Africa Data Centre (ADC), part of the Liquid Telecom Group, has announced that it has completed its acquisition of a Tier IV data center in Johannesburg, South Africa. The data center belonged to Standard Bank and according to ADC, the acquisition has been unconditionally approved by the South African Competition Commission.

“The unique combination of this outstanding facility and Africa Data Centres’ certified operational excellence is the ideal choice for the most demanding organisations, especially those in the financial services sector, who require the highest standards of security and resilience for their IT infrastructure. We cannot wait to open this hidden gem to the market,” he explains. “The acquisition marks a significant extension to Africa Data Centres’ pan-Africa network of interconnected, carrier and cloud-neutral data centres. It cements our continent-leading position and will further accelerate Africa’s digital transformation," said Stephane Duproz, CEO of Africa Data Centres.

Africa needs more data centers

Over the past decade, and you could argue even longer, in general we have witnessed progress as far as digital technology is concerned across Africa.

The continent is not merely a consumer of digital technology but it has increasingly produced its own technology solutions and in some cases become the trendsetter. However, more still needs to be done.

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This is true especially when it comes to data centers being built on the continent.

Although the data center that ADC has acquired from Standard Bank is not a new one in that it was already available, it is welcome that now, thanks to the acquisition, it will be available to any organization that wants to use it. ADC have said that it will be available on an open-access basis, giving every modern technology-driven enterprise the confidence to innovate and grow.

World class data center in Johannesburg

In recent years we have observed as Amazon Web Services (AWS) opened a data center region in Cape Town as well as Microsoft Azure announcing data centers in both Cape Town and Johannesburg in South Africa. Both the AWS and Azure are also meant to service the rest of Africa.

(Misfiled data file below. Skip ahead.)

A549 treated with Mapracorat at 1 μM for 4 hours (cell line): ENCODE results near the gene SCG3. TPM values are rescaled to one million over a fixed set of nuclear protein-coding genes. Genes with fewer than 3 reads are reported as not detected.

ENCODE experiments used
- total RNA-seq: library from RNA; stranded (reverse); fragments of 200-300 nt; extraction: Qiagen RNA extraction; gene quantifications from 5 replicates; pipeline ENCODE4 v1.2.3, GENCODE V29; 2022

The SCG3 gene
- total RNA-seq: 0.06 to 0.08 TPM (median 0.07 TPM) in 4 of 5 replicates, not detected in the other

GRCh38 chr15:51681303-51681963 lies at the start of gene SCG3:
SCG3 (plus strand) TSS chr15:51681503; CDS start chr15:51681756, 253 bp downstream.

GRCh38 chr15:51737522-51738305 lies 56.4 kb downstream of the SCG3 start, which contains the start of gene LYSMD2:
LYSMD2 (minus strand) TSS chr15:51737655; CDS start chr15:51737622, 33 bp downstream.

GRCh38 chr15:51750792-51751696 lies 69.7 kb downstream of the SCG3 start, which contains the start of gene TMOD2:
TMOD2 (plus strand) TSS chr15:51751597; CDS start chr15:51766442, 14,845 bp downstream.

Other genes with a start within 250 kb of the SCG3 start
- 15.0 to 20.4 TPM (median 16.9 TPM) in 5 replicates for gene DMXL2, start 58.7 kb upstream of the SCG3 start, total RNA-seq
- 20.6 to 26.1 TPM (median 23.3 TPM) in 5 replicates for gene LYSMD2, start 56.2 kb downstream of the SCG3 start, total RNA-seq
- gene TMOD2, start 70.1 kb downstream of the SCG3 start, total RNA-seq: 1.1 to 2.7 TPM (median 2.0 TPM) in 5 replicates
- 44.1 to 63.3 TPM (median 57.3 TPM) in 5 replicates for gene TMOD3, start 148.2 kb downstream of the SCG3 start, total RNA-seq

The need for Africa-based data centers becomes even more pronounced when you factor how African governments have lately been waxing lyrical about the digital economy being key to economic development and in other cases about how emerging technologies as presented by the 4th Industrial Revolution are key to the continent’s future. As Isaac Mophatlane, chairperson of Randvest Capital, recently quipped in an interview with iAfrikan: "Data centers are like hospitals, you can never build enough."

The Johannesburg-based data center is said to be purpose-built as a Tier IV data center, offering maximum levels of security and reliability. This is important for financial services organizations.

The data center is also unique when considering its configuration, it features complete redundancy across all power and cooling components, unrivaled physical security and seamless scalability for expansion. It will also operate on a fully carrier-and cloud-neutral basis.

“We are investing heavily in South Africa at the moment, as well as the rest of Africa. We are very confident in the future of South Africa, hence this significant investment.” Masiyiwa also confirmed that plans are at an advanced stage to enter West Africa, adding, “We have secured land to build the largest data centres in Ghana and Nigeria,” said Strive Masiyiwa, Executive Chairman of the Liquid Telecom Group.

Neither ADC nor Standard Bank have disclosed details regarding the amount of money the acquisition amounted to.

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